Electronic] published a letter to the editor from Simone de Freitas, of the Department of
Ecology of the Federal University of Rio de Janeiro, in which she expressed her concern
about instructional geography materials supposedly distributed in American schools that
show the Brazilian territory divided into areas under Brazilian control and an "area
of international control" (the Amazon Rain Forest).

There were inconsistencies in the supposed information, and this was indicated in a
letter sent to the CHE editor on the same day by Minister Paulo Roberto de Almeida, my
assistant in this Embassy. Such "news" caused a predictably great commotion in
the community concerned, inspiring an enormous amount of correspondence and much
additional disinformation, a process that continues to this day.

Asked about the source of her information, Ms. Freitas offered, on May 16, a letter of
apology, published by the CHE on that day, which acknowledged that it had been an error to
divulge information about which she had no confirmation or corroboration and concluded
"that, most probably, this information is not true. I make a formal apology for
divulging this information without concrete proof and without certainty of its
veracity."

At the same time it was revealed that the information was being disseminated with its
origin misleadingly attributed to the Brazil Center of the University of Texas,
implicating Michelle Zweede as the person supposedly responsible. Ms. Zweede then
furnished a "disclaimer" to justifiably exonerate the Brazil Center from any
responsibility in divulging such false information. This disclaimer, however, did not stop
those alarmed about the supposed "news" from continuing to disseminate it by
means of the Internet. Some journalists compounded the error by divulging uninformed
articles on the matter.

What can the Embassy do to clear up the matter from now on?

The initial source of the supposed news was a website

<http://www.brasil.iwarp.com/curtas.htm>,
associated with the slogan "Brasil, Ame-o ou Deixe-o" [Brazil: love it or leave
it], but with no identification of those responsible for the website.

The site actually contained the "news," the wording of which corresponded
exactly to Ms. Freitas’s first "letter" to CHE.

The "news" was in the meantime (between the 16th and the 18th of May) removed
from the website, and in its place a "Retraction" was published justifying the
lack of identification of the "news" sources by alleging that the hard drive had
been lost. The "retraction" is found at <http://brasil.iwarp.com/retrata.htm>.

No evidence has yet appeared that such maps exist or that they are being used in
American schools. Everything appears to have originated, not from a supposed
"American conspiracy" to dismember the Amazon Rain Forest, but from
disinformation "made in Brazil" by sectors still unidentified.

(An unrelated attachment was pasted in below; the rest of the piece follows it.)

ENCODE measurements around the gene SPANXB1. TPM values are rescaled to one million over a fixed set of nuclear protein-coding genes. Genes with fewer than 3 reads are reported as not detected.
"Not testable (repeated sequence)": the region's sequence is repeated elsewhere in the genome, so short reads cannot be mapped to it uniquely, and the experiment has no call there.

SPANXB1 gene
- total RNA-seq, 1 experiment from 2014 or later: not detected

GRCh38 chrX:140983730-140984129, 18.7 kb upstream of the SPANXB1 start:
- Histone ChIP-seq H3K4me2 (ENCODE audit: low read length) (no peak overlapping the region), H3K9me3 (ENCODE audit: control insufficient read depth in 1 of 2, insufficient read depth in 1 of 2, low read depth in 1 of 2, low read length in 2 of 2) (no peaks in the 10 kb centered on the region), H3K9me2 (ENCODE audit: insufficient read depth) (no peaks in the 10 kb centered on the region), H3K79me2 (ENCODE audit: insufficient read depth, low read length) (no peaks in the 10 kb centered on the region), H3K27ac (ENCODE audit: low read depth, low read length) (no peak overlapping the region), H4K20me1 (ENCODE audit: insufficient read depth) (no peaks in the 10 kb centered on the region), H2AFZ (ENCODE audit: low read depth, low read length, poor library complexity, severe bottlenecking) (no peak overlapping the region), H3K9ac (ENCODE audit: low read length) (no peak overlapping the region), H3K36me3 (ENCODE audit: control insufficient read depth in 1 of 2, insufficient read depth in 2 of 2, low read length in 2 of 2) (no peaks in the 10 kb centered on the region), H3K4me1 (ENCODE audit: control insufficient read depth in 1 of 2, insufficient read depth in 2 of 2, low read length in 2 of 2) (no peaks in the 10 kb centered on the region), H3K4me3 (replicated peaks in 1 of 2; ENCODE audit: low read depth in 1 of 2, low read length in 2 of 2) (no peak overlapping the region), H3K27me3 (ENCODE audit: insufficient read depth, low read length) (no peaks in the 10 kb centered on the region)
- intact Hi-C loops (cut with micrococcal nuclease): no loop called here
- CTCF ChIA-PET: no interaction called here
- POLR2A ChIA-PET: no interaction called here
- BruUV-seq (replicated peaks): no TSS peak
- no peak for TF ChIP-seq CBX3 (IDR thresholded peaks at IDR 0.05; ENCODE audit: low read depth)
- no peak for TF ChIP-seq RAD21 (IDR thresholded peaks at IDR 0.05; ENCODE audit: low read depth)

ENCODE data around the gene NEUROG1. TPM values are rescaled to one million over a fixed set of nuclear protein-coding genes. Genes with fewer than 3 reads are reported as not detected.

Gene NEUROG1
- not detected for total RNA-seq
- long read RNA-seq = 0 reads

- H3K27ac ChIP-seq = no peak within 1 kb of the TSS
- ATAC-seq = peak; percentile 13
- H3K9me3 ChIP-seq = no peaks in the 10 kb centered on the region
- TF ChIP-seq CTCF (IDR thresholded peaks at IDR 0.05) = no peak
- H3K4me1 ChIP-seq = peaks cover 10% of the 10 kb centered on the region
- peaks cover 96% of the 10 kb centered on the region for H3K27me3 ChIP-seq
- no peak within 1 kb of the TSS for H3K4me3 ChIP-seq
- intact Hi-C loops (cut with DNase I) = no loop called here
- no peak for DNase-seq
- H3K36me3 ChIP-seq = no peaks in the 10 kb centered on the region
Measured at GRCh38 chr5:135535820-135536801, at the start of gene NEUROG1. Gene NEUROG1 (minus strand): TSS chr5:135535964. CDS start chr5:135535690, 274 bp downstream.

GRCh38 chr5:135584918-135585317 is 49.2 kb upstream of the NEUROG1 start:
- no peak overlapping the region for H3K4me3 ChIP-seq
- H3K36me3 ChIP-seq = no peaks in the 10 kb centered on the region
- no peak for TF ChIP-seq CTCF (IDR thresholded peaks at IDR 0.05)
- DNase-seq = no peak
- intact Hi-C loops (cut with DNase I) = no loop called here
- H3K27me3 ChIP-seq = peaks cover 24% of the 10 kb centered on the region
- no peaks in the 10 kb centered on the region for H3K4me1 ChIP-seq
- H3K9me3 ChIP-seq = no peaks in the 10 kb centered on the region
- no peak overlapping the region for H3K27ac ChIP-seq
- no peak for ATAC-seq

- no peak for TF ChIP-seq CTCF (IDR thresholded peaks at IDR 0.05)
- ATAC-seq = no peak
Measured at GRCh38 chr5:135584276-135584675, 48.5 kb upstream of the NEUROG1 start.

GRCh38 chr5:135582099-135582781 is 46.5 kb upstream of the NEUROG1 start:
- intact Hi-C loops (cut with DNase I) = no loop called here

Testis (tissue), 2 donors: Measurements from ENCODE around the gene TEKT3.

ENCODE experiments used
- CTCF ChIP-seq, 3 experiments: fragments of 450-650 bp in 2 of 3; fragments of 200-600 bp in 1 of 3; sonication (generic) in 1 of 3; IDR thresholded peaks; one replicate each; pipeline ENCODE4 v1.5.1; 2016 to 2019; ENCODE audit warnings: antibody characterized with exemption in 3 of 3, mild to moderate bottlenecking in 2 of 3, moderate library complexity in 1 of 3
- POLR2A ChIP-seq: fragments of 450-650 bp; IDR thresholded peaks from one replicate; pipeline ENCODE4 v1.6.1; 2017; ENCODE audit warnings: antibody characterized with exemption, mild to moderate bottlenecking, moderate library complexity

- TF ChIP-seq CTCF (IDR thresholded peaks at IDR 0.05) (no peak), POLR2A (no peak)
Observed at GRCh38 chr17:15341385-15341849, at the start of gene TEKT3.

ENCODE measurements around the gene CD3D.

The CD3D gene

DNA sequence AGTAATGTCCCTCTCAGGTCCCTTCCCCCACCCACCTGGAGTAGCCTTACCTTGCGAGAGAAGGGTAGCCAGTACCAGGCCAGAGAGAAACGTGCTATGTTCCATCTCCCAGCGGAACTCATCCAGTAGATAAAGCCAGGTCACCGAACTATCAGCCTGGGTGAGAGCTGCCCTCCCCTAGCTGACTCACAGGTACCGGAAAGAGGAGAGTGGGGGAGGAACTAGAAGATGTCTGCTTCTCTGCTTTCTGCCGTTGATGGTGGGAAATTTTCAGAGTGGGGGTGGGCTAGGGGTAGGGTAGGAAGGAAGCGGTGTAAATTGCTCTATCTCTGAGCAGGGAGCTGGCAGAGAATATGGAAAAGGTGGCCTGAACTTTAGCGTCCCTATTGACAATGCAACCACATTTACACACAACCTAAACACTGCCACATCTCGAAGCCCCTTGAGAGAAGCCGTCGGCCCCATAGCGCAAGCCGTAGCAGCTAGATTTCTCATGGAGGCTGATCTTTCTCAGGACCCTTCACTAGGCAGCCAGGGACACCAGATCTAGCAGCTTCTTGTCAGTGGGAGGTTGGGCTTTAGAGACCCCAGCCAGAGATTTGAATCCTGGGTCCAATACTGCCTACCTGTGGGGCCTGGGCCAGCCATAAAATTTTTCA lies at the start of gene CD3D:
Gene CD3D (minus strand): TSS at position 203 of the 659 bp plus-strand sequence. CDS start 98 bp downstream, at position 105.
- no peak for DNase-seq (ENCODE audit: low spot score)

Rubens Antonio Barbosa
Ambassador of Brazil in Washington, D.C.
<mailto:ambassador@brasilemb.org> ambassador@brasilemb.org

Fax: (1-202) 238-2827

(translated by Linda Jerome, LinJerome@cs.com)

Chronology of a Rumor

March/April 2000—The following note appears on the <brasil.iwarp.com>
website: "A surprising fact was recently brought up by Brazilians observing the
United States primary and middle-school education system: the world map used in the
geography classes in some important American schools shows a divided Brazil. On the map in
question, Brazil is the territory below the Pantanal and the Amazon region; the remainder
of the country is labeled "Area of International Control." In other schools, the
teachers ask for student support of an intervention and, if necessary, a war to tear the
Amazon region away from the "destroyers of nature (Brazilians)." This is yet
another proof that the foreigners’ idea of intervening in the Amazon has now evolved into
the operative phase."

The note spreads throughout the Internet. Soon maps of a divided Brazil accompany the
messages, maps that are also found on the <brasil.iwarp.com> website and are
apparently the creation of the website’s authors.

May 11, 2000—After receiving the message, Professor Simone de Freitas, of the
Department of Ecology of the Federal University of Rio de Janeiro, writes to the Sociedade
Brasileira para o Progresso da Ciência [Brazilian Society for the Progress of Science]
journal Ciência Hoje Eletrônico [Science Today Electronic] (CHE). Without
verifying the origin of the information, CHE publishes the letter online, thereby giving
it credibility and causing it to circulate even more. On the same day Minister-Counselor
Paulo Roberto de Almeida, of the Brazilian Embassy in Washington DC, writes to CHE, asking
the journal to obtain clarification from the reader Simone de Freitas and indicating that
once it possesses precise information, the Embassy can investigate the matter.

Also at the beginning of May, Senator Marina Silva (Workers Party, Acre) telephones the
researcher Michelle Zweede, of the Brazil Center at the University of Texas, Austin,
asking the researcher’s help in investigating the messages. Zweede then sends an E-mail to
"contatos@brasil.iwarp.com,"
the address indicated on the website, asking, "Which American schools were using the
maps? Who are the "Brazilians observing" the phenomenon? Zweede receives no